BY DOMINIC WIGHTMAN
I’ve had some peculiar dreams recently. One dream involved a tiny, bald, Celtic warrior painted in white brandishing a little spear right in my face – he had piercing blue eyes, terrible teeth and the breath of a very old Labrador. Another involved sharing a pantomime horse with Her Majesty the Queen – appropriately I was at the blind rear end and obediently took instructions. (I have spent too many years under tropical sun and now, finally, I have a minor skin ailment to show for it. The cream that I have been given to heal my burnt gammon is infamous for its side-effects. Clearly it is answerable for these dreams. Sleep has certainly become more exciting.)
Last night’s dream was similarly notable. It started off at an athletics tournament. I recall seeing a large crowd sitting around some vast arena. I believe I was stateside. And then the next thing I knew I was crouching down in that odd, hands-forward position to start a sprint. The starter’s gun sounded, and I shot off like a hare but rather over-launched, and fell straight onto my face on the track.
It was only then that I paid any attention to the other competitors – who had flown past me. They were all girls. Some were quite attractive as I looked up at them.
Next I remember thinking to myself “on your feet, Wightman” and in a jiffy I was back on my feet and attempting to haul them in. “They’re only girls,” I thought, “I can’t be beaten by girls in a sprint!”
Soon the wind was flying through my hair and I was back up alongside the girls. I could hear the noise of the crowd and thought to myself that they must be roaring me on. This was my Eric Liddell moment. I was going to be a YouTube video. Who couldn’t support the fallen underdog? I noticed the other competitors glancing across at me with fear in their eyes. Then everything went into slow motion. My legs became heavy and my chest tightened. I knew that feeling from years back. This was a 400-metre race – the man killer no less.
Yet there was the end tape just a hundred metres away. I seemed to be winning now. By some margin. This was incredible. The shouts of the crowd transformed into an underlying din and all I could hear of any volume were my toes hard-hitting the tartan track and the boom of my heartbeat.
I was a good distance ahead now. The tape broke on my chest as I hit it with arms wide apart like an eagle. I was elated. I landed on the ground again. I had won the running race and I turned to see the other competitors way behind me as they crossed the line. I sat up and raised my arms above my head. I took some deep breaths and smiled. Then I got back to my feet and went to shake hands with my vanquished competitors.
But I was not there.
The girls who had run the race with me turned their backs towards me when I approached them, as if I were a ghost who had only imagined thrashing them. As I went forward to enjoy the clapping of the crowd, they were not looking at me nor paying me any attention. Was I there? Was I actually present there at that moment on that track? Had I merely imagined winning?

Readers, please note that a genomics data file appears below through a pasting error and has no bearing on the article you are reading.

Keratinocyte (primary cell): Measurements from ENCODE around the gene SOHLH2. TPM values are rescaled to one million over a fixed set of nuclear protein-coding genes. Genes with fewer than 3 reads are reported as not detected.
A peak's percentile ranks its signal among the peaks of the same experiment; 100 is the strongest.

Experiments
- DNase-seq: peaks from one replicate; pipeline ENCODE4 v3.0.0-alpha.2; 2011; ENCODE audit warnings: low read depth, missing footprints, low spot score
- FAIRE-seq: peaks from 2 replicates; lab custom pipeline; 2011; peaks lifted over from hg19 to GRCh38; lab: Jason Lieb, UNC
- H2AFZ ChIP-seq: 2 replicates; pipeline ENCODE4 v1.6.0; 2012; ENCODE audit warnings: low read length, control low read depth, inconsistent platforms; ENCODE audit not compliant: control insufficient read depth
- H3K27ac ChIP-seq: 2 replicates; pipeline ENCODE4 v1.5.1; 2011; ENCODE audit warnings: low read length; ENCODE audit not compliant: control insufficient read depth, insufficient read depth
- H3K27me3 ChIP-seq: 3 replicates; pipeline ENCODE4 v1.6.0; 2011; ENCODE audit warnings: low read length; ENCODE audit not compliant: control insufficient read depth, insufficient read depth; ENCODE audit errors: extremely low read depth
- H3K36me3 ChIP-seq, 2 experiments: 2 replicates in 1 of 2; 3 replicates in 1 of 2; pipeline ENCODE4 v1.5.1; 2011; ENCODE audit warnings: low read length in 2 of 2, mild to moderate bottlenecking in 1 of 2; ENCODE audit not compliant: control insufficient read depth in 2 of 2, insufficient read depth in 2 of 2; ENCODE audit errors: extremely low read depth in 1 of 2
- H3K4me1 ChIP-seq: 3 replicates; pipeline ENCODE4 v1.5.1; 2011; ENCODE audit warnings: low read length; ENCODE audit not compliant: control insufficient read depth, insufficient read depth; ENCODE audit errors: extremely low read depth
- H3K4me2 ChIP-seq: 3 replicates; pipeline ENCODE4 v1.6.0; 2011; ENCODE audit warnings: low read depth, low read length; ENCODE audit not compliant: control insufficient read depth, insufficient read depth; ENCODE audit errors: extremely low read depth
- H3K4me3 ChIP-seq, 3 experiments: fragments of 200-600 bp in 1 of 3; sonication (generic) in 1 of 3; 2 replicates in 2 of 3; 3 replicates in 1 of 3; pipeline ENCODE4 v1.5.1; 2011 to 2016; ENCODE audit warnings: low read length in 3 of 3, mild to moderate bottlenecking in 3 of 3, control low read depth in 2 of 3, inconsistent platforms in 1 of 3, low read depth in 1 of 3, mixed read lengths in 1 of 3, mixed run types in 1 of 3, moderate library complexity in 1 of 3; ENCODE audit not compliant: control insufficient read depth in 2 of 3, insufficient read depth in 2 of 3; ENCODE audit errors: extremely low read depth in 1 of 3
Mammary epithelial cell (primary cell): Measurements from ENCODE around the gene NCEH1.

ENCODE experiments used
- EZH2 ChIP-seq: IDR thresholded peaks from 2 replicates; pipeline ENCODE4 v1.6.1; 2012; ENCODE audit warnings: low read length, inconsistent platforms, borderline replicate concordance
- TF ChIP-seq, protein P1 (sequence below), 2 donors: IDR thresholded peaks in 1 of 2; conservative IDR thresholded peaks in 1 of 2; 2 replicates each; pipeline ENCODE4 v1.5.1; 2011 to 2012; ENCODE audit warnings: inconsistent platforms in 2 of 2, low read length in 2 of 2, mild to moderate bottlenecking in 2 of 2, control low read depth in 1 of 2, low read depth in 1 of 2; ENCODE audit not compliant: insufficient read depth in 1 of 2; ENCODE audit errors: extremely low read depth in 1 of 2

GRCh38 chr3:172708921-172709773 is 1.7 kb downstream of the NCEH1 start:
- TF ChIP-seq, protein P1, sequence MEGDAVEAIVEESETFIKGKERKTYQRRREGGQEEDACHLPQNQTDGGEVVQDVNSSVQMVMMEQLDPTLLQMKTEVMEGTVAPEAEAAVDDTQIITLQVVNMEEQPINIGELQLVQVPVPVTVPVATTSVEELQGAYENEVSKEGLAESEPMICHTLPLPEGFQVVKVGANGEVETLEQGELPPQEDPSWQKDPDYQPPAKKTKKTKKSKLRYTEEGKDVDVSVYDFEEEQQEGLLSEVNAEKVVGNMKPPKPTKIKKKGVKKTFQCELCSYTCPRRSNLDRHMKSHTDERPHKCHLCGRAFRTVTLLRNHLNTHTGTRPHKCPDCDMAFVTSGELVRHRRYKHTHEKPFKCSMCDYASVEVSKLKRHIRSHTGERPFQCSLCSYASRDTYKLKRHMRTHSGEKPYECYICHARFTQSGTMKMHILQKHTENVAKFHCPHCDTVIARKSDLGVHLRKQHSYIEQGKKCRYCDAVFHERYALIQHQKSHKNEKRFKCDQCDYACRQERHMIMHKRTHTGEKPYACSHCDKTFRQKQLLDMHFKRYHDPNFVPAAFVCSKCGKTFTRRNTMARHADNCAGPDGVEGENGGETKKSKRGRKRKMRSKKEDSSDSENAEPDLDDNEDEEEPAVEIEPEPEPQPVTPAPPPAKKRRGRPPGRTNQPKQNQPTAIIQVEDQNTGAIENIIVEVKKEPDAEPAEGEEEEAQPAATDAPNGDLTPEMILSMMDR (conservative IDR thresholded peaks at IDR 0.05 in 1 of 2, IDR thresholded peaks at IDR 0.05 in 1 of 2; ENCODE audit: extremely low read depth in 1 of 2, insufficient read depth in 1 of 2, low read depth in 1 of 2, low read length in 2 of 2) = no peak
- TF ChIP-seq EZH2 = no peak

Immediately I felt despondent. Perhaps I was dead?
As I walked down the tunnel towards the showers, I was pleased that an old man holding a rake spoke to me and acknowledged me. He chided me: “You should feel ashamed of yourself, son. How can you dare show that face at the medal ceremony?”
I wondered whether he was a ghost too.
What was wrong with my face? Had I injured it on the tartan? I carried on walking and soon I was standing in front of a mirror and looking at myself in it. I was there alright. I could make out my face and I was not injured.
“But good God,” I thought to myself, “Lycra? You’re wearing bloody Lycra! That’s a bloody leotard! And what on earth is that on your head, man?”
I was wearing a blonde wig. One from the Beyoncé collection. I seemed to be sweating profusely on my face and what looked like heavy layers of make-up were turning into little rivers of gunge and heading straight for my eyes. This was beyond weird and my feelings were a pungent cocktail of shame and confusion.
I felt an irrepressible urge to apologise to the other girls. I was an impostor after all. A charlatan of the highest order. No way was I now going to accept first prize. I’d make sure whoever came second took the winner’s medal. After all, she won fair and square. Where was she? I had to find her.
When I found the girl who came second, she definitely saw me this time. She spat in my face and disappeared in a huff. Her mother was walking up behind her and grabbed a handkerchief and hurriedly wiped the spit off my face, apologising profusely for her daughter’s actions.
“I am so sorry,” I said to the girl’s mother, “I have no idea what came over me. Maybe I was pressured into what I did? Am I on a Stag Weekend? I’m not drunk though. I totally get why your daughter is so angry.”
“I understand how you feel,” said the mother of the girl, putting her right hand on my left shoulder. “The problem is that feeling is not the same as being.” And with that she walked off in the same direction as her daughter.
Feeling is not the same as being. Feeling is not the same as being. Those words reverberated around my head like echoes in a deep cave. There was nothing else. Feeling is not the same as being. Just those words.
Then I woke up. (Those who wake up are the fortunate ones).
I shall always remember that mother’s words. They’re useful you see in a world whose paths are increasingly laid with IEDs at intersections, where some promote their hall of mirrors to trip us – and our systems – up.
Feeling is not the same as being.